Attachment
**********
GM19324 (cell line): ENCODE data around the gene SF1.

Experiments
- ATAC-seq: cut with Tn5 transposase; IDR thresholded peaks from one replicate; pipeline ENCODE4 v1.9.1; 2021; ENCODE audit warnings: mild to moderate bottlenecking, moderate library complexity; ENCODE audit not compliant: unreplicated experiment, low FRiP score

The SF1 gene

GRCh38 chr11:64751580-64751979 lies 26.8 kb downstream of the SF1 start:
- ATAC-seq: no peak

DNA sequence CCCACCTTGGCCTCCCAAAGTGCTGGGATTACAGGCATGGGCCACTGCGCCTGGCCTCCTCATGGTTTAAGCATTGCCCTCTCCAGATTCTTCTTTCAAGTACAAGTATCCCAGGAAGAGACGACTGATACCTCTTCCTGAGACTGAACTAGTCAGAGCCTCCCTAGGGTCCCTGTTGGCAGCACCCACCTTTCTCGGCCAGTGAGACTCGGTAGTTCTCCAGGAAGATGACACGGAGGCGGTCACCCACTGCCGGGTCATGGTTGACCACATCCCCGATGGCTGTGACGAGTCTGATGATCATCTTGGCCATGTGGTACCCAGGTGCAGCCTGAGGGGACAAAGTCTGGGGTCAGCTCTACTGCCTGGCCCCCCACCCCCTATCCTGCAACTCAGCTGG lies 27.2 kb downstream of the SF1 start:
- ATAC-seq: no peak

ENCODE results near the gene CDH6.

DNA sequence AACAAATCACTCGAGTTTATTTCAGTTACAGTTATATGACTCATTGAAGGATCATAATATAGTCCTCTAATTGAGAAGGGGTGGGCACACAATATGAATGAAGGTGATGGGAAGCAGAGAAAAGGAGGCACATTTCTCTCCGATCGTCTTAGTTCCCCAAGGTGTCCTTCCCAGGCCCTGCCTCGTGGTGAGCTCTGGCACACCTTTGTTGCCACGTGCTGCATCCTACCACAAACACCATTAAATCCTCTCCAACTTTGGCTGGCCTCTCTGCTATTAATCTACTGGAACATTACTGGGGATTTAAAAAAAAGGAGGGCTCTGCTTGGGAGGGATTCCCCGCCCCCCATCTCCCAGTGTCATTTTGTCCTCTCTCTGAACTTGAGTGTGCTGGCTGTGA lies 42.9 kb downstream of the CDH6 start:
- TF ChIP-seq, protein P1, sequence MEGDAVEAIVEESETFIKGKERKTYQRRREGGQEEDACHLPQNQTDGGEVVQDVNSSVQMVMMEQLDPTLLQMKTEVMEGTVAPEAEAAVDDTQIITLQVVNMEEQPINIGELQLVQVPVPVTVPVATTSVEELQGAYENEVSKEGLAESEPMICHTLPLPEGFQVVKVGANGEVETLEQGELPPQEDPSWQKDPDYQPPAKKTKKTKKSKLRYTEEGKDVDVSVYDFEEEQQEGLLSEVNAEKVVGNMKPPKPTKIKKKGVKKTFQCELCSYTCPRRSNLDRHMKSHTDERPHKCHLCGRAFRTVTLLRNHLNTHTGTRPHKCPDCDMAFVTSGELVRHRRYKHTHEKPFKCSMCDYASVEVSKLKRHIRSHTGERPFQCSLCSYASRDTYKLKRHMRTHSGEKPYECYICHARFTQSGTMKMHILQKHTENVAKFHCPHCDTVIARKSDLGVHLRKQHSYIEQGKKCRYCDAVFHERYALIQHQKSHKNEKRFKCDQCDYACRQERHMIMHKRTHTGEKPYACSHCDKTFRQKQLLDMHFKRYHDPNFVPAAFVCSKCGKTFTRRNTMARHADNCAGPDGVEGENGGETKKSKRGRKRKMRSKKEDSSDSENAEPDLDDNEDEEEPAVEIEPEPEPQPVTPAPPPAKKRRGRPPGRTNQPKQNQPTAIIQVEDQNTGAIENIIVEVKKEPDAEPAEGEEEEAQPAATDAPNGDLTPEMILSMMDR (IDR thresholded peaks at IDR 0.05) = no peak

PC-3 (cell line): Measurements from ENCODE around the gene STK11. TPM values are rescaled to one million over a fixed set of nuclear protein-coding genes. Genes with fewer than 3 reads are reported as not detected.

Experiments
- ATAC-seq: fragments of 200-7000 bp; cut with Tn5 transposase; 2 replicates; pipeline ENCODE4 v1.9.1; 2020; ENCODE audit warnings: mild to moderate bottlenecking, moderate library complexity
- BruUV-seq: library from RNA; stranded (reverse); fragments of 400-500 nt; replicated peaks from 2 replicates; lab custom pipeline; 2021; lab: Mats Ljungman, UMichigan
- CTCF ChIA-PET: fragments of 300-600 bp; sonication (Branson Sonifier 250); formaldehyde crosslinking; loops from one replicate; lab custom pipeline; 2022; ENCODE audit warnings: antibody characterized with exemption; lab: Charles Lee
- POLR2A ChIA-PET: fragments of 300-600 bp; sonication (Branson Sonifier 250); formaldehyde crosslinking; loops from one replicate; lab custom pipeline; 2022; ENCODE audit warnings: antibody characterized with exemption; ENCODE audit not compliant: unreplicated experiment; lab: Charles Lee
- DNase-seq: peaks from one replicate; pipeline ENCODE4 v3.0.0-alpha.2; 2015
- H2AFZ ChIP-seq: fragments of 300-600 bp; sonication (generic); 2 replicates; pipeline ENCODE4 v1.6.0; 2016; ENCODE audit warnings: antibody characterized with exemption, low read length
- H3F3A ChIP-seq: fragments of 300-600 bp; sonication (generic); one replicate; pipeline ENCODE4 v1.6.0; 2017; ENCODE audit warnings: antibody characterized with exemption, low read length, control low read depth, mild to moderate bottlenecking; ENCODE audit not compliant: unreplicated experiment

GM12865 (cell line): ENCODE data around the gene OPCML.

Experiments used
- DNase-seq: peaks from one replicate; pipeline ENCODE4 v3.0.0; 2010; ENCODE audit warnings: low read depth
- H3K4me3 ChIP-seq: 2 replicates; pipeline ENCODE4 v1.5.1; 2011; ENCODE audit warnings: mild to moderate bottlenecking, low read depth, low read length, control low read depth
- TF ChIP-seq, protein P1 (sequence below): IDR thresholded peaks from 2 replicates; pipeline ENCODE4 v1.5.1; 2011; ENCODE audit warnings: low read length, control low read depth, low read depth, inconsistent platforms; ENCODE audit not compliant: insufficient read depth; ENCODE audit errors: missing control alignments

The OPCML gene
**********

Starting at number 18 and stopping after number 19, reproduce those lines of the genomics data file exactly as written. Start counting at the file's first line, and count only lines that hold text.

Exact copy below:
- DNase-seq: peaks from one replicate; pipeline ENCODE4 v3.0.0-alpha.2; 2015
- H2AFZ ChIP-seq: fragments of 300-600 bp; sonication (generic); 2 replicates; pipeline ENCODE4 v1.6.0; 2016; ENCODE audit warnings: antibody characterized with exemption, low read length